True to form, Odin takes his time. He leads Loki through the halls, dismissing guards when they pass until they are very much alone in the private residence of the palace. Loki swallows, feeling nervous. He is about to ask to go back to his brother when Odin finally begins.

“I will assume before we begin this conversation that you will be entirely truthful with me,” Odin says, conversationally enough. But Loki can feel his father’s keen gaze.

He swallows. “When am I not--”

“Do not test my patience, Loki,” Odin says. “I overlook many of your exploits as childish whims, but do not assume I will be so lenient in this instance. Actions have consequences, and since there is a spear lodged in your brother’s heart, I hope you can do away with your nature and offer me some truth.”

Loki swallows again, feeling his cheeks redden. He thinks of a dozen lies, each better crafted than the last. Then he thinks of another dozen reasonable explanations, that take the truth in the best possible light. Normally, he would think nothing of such parsing. It is a duty of a king, he thinks, to know how to best present facts to the populace. This is a strength of his, telling people what they need to hear in ways they will accept.

But he thinks of Thor, and the emptiness of his eyes as he bled out beneath Loki’s touch.

He sobers. “It was an accident.”

Odin inhales deeply. “I should think so,” he says. “Your pranks are often devious and can be vindictive, but I have never known you to wish actual harm on anyone, especially your brother.”

“This was not a prank,” Loki says. “It was an accident, nothing more.”

Odin looks at him, keeping pace along the long stretches of golden corridor. “That is all you have to say, then. That you took your brother’s life by an accident?”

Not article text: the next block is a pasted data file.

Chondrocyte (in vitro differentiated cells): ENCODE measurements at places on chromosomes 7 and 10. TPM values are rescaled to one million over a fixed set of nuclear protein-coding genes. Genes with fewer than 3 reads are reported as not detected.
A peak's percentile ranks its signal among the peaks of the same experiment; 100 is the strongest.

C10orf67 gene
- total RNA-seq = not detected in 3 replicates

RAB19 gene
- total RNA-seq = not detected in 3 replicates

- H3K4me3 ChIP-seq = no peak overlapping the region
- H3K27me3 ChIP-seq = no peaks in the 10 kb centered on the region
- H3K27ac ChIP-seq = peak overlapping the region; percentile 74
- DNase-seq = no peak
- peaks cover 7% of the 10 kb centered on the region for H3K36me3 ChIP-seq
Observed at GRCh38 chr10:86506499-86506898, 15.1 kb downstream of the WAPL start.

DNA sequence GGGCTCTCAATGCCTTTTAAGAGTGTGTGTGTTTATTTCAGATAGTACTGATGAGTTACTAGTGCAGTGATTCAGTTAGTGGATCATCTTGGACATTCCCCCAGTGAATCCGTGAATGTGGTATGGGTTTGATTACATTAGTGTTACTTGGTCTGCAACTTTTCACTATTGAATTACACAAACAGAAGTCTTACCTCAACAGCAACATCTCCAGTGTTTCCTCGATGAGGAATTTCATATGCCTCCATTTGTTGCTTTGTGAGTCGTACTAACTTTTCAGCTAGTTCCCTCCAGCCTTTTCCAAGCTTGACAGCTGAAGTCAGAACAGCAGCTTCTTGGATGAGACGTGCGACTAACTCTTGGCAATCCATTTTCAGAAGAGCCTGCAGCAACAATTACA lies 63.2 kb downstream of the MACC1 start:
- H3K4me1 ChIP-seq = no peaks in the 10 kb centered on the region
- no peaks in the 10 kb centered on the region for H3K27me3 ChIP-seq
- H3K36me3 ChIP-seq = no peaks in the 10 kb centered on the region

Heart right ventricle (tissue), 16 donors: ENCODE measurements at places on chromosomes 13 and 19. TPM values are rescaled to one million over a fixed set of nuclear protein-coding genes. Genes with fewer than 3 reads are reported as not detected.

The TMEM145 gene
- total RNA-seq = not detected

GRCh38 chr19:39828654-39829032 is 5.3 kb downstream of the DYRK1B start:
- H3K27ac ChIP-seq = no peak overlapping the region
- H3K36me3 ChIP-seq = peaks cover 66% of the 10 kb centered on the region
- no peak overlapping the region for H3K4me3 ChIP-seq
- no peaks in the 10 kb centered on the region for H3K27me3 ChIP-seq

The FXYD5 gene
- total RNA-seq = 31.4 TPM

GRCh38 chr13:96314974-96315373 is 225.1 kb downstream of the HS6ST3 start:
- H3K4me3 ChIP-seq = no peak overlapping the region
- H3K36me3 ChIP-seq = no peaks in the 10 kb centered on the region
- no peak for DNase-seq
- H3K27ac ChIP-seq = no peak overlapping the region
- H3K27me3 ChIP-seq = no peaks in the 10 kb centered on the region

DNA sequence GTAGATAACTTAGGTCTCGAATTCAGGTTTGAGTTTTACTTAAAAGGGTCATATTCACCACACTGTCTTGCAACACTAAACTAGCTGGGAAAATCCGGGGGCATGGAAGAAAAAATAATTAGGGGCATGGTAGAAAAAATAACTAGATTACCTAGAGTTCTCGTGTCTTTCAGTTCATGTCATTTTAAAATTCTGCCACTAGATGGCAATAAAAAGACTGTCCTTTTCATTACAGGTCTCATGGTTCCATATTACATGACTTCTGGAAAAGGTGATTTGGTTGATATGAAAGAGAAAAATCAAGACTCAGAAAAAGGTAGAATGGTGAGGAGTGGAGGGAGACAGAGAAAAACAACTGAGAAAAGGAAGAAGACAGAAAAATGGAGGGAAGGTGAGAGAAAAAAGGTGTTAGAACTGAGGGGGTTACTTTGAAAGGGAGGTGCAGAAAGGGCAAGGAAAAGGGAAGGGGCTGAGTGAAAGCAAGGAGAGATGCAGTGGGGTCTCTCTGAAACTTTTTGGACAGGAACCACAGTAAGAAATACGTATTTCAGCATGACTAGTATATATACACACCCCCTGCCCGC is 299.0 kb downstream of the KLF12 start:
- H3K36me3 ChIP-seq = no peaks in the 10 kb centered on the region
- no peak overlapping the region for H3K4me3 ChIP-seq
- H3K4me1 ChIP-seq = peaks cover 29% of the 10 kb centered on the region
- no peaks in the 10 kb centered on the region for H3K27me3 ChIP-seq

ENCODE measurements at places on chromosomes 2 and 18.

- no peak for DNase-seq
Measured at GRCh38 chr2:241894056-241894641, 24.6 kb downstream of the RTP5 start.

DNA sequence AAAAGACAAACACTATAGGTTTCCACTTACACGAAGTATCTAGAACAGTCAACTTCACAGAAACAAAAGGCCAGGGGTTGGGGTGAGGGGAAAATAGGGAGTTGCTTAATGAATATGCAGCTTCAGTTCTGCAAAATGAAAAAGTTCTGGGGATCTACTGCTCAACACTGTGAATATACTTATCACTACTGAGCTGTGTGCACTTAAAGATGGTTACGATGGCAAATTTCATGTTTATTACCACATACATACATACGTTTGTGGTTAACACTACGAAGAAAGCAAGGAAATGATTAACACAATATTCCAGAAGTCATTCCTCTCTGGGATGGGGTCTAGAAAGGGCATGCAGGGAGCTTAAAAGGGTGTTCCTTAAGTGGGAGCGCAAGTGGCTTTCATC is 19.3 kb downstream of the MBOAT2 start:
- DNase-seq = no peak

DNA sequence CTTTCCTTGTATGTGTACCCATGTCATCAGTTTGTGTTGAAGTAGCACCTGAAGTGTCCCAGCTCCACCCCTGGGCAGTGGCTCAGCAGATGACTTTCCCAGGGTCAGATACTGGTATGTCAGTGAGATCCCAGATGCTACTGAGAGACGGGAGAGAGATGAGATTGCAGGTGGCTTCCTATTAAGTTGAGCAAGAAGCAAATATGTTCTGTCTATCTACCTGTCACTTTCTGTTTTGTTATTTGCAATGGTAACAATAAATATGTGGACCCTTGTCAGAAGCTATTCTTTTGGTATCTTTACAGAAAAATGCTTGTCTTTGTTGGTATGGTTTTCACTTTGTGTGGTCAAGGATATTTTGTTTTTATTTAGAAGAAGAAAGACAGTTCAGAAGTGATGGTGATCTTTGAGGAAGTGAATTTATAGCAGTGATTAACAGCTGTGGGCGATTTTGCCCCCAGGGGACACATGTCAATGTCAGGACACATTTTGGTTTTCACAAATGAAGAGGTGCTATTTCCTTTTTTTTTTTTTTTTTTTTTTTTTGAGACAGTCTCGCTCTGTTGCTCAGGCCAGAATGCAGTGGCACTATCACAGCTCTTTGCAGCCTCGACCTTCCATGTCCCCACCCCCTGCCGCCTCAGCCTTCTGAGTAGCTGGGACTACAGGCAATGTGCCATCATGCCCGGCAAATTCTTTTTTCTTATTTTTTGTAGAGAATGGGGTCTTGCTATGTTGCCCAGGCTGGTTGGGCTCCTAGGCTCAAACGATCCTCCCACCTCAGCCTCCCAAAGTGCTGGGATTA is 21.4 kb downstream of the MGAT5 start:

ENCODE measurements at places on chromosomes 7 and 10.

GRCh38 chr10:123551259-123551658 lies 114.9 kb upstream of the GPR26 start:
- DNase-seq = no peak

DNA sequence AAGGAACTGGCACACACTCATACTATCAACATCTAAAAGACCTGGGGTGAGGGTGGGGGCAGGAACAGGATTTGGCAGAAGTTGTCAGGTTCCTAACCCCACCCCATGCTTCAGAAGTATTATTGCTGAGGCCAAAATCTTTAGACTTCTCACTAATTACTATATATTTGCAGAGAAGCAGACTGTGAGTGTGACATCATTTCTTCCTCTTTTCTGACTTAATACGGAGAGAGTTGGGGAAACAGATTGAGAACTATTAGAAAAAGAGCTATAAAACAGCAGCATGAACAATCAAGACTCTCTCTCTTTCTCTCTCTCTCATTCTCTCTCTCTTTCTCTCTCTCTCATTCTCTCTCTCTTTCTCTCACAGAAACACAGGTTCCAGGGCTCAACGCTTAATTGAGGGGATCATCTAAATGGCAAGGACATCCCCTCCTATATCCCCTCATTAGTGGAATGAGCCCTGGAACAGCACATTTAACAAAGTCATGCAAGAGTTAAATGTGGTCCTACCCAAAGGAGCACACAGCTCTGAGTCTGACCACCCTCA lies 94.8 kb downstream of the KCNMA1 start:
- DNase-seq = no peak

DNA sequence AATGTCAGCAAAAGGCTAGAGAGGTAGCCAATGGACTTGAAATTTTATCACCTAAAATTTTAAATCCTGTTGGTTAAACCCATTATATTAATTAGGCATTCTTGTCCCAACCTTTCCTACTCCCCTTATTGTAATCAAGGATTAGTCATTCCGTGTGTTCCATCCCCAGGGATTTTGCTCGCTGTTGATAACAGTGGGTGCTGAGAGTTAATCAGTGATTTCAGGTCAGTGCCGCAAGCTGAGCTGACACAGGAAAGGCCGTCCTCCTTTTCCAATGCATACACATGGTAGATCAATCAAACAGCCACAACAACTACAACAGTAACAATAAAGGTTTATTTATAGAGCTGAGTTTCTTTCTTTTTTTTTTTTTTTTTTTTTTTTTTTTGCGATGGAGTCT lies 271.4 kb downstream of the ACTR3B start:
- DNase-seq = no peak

Loki’s stomach churned. “Thor still lives--”

“By no thanks of yours,” Odin returns sharply. He comes to a stop, and there is anguish visible in his aging features, but it is overpowered by the anger. “Your brother lies bleeding, so I will have you tell me plainly what happened.”

Loki feels small, suddenly. He wants to hide; he wants to avoid this. But this time, he can’t.

He won’t.

He holds his head high, even as his shoulders tremble. “We were sparring,” he says. “I wanted another chance to prove myself.”

Loki hopes this is enough, that the rest will be self explanatory. Accidents happens, after all. Thor has injured other young men on the training field, and both he and Loki have been to the healers for a myriad of minor injuries. It is not unheard of, though most of the injuries are not severe.

“Your brother is a skilled fighter,” Odin says knowingly. “Tell me, how did you get the spear into his chest.”

“I was moving to take him down, and he turned,” Loki explains. “You know how Thor gets. I had no time to turn away, and he did not slow down.”

Odin studies him, his gaze hard. “So you blame your brother then?”

Loki’s mouth falls open, but for a moment, no words come out. “Of course not,” he says. “It was an accident.”

Odin tilts his head. “How did your brother not see you?” he says. “Surely he was aware of the spear.”

Loki feels his indignation rise. “I am capable of surprise in combat,” he says defensively. “I am not wholly incompetent.”

“No,” Odin muses. “With Thor still bleeding, I suppose we cannot say that at all.”

Loki swallows hard, feeling tears start to build behind his eyes. His guilt flares, and he is tempted now to tell everything. To explain about the magic, to let his father know this was an innocent misstep. This was not supposed to happen. This wasn’t anything Loki intended.

But under Odin’s relentless eyes, he knows his father will not understand. His father does not favor magic, especially not in battle. He values strength and courage, not deception and cunning. This is what he has hoped to train out of Loki. If he knows the truth, it will not change anything.

Thor will still be injured.

Loki will still be responsible.

The only difference will be his father’s wrath.

“Are you sure there is not something else you wish to tell me, Loki?” Odin presses.

Loki can no longer look his father in the eyes. He shakes his head, stubborn. His throat is tight. “I just want to check on Thor--”

“Your concern is too late,” Odin snaps. “Where was your concern and caution in the battle? Where was your focus? These sessions are not merely to win or lose, but they are about control and balance. They are to teach you how to find your limits and expand your strengths. It is discipline and order, two things which you will never understand for you are a selfish child who thinks himself immune to the wisdom of his forefathers.”

Loki blinks rapidly, his tears nearly overpowering him. “Father--”